1221 SW 4th Ave. Suite 210, Portland, OR 97204
Over the next 20 years, Portland is projected to add 260,000 new people to the roughly 620,000 people who already live here. As we develop the City’s Comprehensive Plan for the next twenty years, we’re figuring out how our city will grow to accommodate these new Portlanders. The plan currently before Council envisions growth along corridors and in neighborhood centers. There is logic behind this plan, but I want to be sure Portlanders have choices beyond super unaffordable million dollar single-family homes and tiny studios in tall apartment buildings.
I recently learned about a concept called “middle housing” that would help accommodate projected population growth, while keeping our city sustainable and affordable for all kinds of families. Daniel Parolek, an architect and urban planner from Berkeley, California, coined the phrase “middle housing” in 2000.
Middle housing is defined as “in-between” housing – in-between single family houses and larger multi-family buildings. Middle housing includes “Rowhouses, duplexes [and] apartment courts,” and, in general, is built at the same scale (size, height, setbacks) as single-family homes. The difference is middle housing offers a more affordable option for residential housing within existing neighborhoods.
This type of housing is often “attached,” meaning that homes share a wall, floor, or ceiling with at least one other household—think brownstones (rowhouses) in New York City or flats (stacked duplexes) in London. Throughout the U.S., including in Portland, single family zoning codes prohibit building the attached housing that typifies middle housing around the world.
Although it may not be readily apparent, middle housing is not entirely new to Portland. In fact, this type of housing already exists in several of Portland’s historic neighborhoods, such as the Buckman Neighborhood. However, the current zoning code wouldn’t, in most cases, allow Buckman’s middle housing to be built there today.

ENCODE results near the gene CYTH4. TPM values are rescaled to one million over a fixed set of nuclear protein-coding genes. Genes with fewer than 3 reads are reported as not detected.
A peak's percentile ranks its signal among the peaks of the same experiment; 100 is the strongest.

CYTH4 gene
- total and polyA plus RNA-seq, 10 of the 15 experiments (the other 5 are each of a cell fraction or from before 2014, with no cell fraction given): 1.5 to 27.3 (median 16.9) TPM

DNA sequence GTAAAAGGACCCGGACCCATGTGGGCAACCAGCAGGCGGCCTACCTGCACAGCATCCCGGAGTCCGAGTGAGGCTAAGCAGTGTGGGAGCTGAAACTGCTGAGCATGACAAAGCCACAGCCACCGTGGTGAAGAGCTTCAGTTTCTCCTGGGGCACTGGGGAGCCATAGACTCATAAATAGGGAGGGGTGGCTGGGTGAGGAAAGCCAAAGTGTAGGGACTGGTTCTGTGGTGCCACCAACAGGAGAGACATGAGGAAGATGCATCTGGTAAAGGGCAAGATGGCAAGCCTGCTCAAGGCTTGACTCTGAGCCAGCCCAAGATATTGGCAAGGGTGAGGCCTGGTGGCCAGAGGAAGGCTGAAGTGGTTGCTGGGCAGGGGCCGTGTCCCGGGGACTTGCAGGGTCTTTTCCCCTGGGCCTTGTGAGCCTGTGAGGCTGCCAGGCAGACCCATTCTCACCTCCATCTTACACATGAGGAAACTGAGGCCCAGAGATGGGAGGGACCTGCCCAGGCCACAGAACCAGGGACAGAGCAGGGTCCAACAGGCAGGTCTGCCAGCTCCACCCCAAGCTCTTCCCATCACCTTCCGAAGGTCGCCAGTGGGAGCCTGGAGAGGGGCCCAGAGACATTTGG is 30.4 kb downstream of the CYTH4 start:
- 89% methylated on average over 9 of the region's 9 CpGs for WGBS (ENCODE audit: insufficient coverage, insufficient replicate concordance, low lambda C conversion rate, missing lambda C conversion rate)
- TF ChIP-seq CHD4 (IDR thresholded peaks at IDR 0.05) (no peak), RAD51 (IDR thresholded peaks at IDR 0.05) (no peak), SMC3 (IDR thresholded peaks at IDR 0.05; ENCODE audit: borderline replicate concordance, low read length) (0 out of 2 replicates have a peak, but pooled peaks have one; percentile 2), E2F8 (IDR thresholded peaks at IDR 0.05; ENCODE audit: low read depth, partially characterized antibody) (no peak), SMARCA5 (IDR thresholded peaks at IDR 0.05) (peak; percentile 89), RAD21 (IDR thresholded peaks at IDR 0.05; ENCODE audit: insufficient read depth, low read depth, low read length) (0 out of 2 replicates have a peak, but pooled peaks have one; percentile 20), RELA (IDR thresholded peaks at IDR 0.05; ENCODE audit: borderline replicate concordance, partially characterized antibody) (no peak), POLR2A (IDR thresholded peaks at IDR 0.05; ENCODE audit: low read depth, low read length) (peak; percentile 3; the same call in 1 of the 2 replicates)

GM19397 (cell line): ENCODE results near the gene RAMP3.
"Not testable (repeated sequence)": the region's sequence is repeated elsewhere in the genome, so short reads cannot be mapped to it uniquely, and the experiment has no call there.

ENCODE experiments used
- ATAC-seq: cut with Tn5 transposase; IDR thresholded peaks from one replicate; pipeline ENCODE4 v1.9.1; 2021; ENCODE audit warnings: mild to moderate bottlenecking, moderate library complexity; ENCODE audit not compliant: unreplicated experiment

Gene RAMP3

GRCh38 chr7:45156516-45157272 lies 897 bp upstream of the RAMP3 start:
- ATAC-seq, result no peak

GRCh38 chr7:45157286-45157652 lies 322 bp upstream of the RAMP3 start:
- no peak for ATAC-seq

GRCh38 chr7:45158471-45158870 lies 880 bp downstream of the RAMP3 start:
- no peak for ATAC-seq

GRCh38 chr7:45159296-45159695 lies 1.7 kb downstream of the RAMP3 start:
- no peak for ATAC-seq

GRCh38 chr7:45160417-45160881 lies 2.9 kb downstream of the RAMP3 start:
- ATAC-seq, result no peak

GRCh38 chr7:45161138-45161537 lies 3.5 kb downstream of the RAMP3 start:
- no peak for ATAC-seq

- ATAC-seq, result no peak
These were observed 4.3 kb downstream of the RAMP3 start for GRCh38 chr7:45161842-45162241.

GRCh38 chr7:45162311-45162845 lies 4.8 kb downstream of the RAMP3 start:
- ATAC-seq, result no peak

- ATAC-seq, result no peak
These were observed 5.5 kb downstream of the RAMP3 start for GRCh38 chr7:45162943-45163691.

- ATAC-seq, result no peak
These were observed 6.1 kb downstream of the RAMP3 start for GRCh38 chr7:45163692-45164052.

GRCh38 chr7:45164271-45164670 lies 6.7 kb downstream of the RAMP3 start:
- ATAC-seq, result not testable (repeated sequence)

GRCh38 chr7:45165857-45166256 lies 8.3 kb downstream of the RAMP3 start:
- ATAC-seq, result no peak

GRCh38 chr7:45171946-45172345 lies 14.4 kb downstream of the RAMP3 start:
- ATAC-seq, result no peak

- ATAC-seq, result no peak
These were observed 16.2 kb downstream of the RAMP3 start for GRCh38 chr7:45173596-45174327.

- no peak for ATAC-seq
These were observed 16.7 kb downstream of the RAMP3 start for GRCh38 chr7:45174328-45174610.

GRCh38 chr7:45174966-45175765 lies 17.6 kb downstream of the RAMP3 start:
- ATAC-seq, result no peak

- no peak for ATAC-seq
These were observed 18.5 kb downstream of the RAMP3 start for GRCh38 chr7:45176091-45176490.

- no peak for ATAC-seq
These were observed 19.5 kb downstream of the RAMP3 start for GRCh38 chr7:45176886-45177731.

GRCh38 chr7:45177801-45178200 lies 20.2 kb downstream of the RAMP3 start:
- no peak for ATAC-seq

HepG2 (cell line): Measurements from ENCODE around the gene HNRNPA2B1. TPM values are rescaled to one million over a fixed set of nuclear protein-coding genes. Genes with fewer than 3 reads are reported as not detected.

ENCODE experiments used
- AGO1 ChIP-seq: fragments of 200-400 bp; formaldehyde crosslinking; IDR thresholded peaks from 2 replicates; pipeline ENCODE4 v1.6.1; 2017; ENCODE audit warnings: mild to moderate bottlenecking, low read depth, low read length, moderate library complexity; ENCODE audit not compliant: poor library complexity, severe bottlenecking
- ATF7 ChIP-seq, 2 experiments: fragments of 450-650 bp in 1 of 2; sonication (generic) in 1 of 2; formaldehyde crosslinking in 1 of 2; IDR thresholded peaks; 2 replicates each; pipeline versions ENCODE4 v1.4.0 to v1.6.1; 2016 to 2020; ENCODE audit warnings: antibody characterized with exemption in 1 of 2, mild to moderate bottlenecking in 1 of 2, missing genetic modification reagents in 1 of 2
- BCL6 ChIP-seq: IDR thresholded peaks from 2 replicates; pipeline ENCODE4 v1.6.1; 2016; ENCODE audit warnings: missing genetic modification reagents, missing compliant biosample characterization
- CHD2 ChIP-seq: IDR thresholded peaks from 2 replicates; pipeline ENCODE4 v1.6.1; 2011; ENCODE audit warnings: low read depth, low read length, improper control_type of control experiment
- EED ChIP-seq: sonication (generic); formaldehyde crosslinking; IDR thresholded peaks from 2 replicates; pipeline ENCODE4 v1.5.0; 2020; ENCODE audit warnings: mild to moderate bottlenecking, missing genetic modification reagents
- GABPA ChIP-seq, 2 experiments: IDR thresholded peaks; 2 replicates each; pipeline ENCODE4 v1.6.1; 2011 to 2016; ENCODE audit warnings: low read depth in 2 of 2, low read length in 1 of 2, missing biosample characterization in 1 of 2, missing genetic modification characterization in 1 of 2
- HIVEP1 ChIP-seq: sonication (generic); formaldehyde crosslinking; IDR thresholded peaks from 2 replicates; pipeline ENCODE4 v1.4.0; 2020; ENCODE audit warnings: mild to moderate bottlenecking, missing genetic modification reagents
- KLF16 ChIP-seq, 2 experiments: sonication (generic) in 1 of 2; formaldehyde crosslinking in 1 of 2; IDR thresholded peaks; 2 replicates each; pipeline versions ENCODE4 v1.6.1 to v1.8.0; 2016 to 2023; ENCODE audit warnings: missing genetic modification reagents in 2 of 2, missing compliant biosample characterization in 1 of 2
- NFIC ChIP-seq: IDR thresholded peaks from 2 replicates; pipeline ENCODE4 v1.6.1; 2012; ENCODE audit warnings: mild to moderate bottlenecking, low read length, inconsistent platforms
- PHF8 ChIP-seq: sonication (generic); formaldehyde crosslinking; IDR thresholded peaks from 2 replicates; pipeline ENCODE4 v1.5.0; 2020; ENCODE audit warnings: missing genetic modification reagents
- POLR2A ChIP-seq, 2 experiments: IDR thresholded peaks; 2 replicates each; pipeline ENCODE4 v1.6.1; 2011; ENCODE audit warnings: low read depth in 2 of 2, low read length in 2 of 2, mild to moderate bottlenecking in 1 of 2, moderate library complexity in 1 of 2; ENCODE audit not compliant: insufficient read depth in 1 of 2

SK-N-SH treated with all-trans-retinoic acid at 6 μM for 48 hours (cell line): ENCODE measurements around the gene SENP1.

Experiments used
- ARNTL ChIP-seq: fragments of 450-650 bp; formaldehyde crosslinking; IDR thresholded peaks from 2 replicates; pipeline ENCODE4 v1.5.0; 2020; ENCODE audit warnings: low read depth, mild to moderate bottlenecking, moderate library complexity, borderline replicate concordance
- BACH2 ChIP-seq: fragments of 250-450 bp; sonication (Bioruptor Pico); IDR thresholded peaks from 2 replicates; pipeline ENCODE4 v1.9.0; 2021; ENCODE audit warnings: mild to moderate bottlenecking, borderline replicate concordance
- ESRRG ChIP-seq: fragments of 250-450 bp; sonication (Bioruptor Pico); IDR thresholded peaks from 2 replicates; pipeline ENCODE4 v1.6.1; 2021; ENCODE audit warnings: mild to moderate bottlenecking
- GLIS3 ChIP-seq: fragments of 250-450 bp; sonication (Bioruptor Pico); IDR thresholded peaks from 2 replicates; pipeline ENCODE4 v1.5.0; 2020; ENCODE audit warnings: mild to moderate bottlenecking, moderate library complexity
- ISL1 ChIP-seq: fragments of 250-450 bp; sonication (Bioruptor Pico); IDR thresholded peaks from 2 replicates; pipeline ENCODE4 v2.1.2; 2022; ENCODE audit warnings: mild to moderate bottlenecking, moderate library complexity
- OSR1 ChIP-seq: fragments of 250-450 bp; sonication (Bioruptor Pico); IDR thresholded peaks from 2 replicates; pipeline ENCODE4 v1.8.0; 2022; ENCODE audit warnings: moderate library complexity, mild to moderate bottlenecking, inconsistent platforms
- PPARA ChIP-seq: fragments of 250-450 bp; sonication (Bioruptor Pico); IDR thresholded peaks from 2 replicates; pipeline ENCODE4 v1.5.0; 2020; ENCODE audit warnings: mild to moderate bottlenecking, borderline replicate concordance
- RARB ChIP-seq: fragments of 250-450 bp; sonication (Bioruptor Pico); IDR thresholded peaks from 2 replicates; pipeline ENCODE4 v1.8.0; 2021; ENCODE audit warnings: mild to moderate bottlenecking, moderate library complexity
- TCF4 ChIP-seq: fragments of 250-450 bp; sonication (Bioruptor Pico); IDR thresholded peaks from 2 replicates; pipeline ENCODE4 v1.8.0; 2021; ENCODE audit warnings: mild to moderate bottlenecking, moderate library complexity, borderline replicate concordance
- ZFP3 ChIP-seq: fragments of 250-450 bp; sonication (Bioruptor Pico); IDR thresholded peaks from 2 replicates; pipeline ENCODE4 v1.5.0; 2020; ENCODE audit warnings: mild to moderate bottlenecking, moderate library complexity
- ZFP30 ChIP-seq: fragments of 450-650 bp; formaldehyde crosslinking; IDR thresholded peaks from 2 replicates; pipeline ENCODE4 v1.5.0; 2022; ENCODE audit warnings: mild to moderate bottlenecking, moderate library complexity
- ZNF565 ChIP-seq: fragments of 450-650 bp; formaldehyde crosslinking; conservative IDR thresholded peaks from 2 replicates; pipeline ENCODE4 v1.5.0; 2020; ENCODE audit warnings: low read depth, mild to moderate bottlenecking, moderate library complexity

Middle housing is just as much about housing affordability and equity as accommodating growth and diversity of housing types. Part of housing affordability is, without a doubt, subsidizing the production of new affordable housing for people who earn below the median family income, and we must maintain our commitment to building subsidized housing. But another part of affordability is getting our zoning code out of the way of smaller, attached housing. We should provide as many housing types at as many price points as possible, and prioritize stable affordable rents.
If a vacant lot is used to build housing for multiple families in smaller, more affordable, attached homes– buildings that match the scale of neighborhoods– rather than one family in a larger home, more people will be able to live in Portland’s most desirable neighborhoods.
I’m interested in considering changes to the Comprehensive Plan to expand the existing zones (primarily R1, R2 and R2.5) that allow middle housing to be built. I’m also interested in taking a close look at the housing types we allow in all of our single family zones; perhaps we can allow more middle housing in a wider range of residential zones. Finally, we won’t get new middle housing unless the market supports it and developers build it. So, the City should explore changes and incentives to encourage smaller, more affordable middle housing.
I want a Portland that is diverse in all kinds of ways. We need housing that works for young single people, families with kids and older couples who have downsized. People should have choices other than a 400 square foot apartment and a $1 million house. We need a range of housing types that are affordable for people all along the income spectrum. I think we can provide that and still preserve the unique character of our neighborhoods, renowned for both their livability and weirdness, and prevent Portland from devolving into a city like San Francisco: a fiefdom of the rich.
I know some Portlanders are concerned about any new development near their home, and, undoubtedly, the ideas here will also raise concerns. I understand this, and I want to hear from lots of people. I hope you’ll engage in our ongoing dialogue. Here are some ways you can get involved now: